Thursday, 1 December 2011

Vandalism of cultural heritage

If you follow this blog you probably know that I am very interested in the subject of vandalism and how different actions are perceived differently by different groups. It seems obvious to me that waging a war against vandalism is pretty useless if we keep  oversimplifying the underlying motivations and our understanding of these 'interventions'. In that regard, I am particularly interested in the messages embedded within different actions and what they 'tell' about the contexts where they occur. 

As part of the activities of the research networks 'Conservation & Development' and 'Ethnography of Archaeology' (see participants at the bottom) we started discussing some of these issues and decided to organize  a series of events to explore them with cross-disciplinary approaches and under different lights. 

The first step was to propose this  as the topic for an exercise in communicating conservation to the students of one of my courses at the Institute of Archaeology. You can see the proposal and the results here.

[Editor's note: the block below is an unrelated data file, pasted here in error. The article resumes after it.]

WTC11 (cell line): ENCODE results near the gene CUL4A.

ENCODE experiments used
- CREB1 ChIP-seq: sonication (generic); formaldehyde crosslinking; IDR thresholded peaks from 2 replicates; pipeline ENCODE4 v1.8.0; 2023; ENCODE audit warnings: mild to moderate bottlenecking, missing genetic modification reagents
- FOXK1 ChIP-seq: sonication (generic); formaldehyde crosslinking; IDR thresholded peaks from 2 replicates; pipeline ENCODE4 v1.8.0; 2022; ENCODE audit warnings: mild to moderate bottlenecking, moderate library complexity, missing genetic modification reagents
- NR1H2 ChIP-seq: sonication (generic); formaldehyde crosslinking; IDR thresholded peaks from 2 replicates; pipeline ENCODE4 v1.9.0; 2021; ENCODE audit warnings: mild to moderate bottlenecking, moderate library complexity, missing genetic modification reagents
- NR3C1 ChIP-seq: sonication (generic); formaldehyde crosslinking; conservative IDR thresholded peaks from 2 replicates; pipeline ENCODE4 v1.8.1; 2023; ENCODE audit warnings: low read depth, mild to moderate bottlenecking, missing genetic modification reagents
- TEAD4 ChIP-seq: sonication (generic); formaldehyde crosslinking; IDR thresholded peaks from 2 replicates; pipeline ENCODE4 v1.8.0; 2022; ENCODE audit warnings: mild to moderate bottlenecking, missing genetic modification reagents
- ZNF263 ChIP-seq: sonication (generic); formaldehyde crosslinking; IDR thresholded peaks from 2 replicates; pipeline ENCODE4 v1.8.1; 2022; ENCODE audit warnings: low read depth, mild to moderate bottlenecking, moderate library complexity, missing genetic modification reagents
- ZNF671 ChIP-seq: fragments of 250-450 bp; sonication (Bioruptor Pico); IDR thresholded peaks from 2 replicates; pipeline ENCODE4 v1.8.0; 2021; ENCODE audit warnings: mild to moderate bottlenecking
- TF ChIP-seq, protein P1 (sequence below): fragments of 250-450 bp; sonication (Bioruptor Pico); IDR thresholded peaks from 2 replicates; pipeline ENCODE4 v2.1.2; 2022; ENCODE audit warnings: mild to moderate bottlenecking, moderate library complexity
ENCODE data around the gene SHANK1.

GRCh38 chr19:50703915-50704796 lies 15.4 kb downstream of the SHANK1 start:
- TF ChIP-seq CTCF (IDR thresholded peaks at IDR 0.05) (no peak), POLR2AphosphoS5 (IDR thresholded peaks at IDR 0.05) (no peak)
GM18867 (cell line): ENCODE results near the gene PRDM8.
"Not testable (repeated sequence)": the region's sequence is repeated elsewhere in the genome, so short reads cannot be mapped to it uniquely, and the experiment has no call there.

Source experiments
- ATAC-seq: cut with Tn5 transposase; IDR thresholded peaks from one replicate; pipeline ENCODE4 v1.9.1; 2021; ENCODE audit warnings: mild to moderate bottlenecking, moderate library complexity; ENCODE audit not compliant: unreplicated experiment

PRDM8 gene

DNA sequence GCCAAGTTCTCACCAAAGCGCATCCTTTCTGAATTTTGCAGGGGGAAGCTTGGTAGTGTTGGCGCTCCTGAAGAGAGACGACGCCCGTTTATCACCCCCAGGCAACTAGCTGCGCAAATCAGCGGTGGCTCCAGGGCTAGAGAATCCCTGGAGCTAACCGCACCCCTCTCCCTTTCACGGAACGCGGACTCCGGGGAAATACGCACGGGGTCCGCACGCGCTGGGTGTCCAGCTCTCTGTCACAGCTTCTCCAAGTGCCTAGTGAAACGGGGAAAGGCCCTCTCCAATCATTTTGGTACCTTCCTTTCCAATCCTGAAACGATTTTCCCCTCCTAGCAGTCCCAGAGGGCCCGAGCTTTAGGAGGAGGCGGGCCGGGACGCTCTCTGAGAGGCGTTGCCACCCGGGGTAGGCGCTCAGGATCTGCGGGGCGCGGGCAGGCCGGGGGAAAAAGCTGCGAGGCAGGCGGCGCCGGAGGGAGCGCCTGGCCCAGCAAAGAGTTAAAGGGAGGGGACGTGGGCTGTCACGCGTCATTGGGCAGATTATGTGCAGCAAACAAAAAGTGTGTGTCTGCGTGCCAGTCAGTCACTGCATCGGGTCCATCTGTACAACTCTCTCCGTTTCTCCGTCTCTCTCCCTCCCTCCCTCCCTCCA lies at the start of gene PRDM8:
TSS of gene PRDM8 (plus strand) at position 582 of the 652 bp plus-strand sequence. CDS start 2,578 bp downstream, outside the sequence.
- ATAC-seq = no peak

The students identified, examined and discussed an aspect of vandalism of their choice, various of which I had never considered. From today on, we will be posting and discussing some of these posters here. You should take your time to look at them, it is really amazing work! Hopefully we will be able to provoke some enlightening (and much needed) debate using the posters as a starting point. 

Colleagues involved in 'Conservation & Development' discussion focused on vandalism (so far): 
Ian Carroll, Dimitris Chatgiannis, Anne-Marie Deisser, Monika Harter, Jessica Johnson, Theano Moussouri, Corinna Riva,  Anastasia Sakellariadi & Carmen Vida. 

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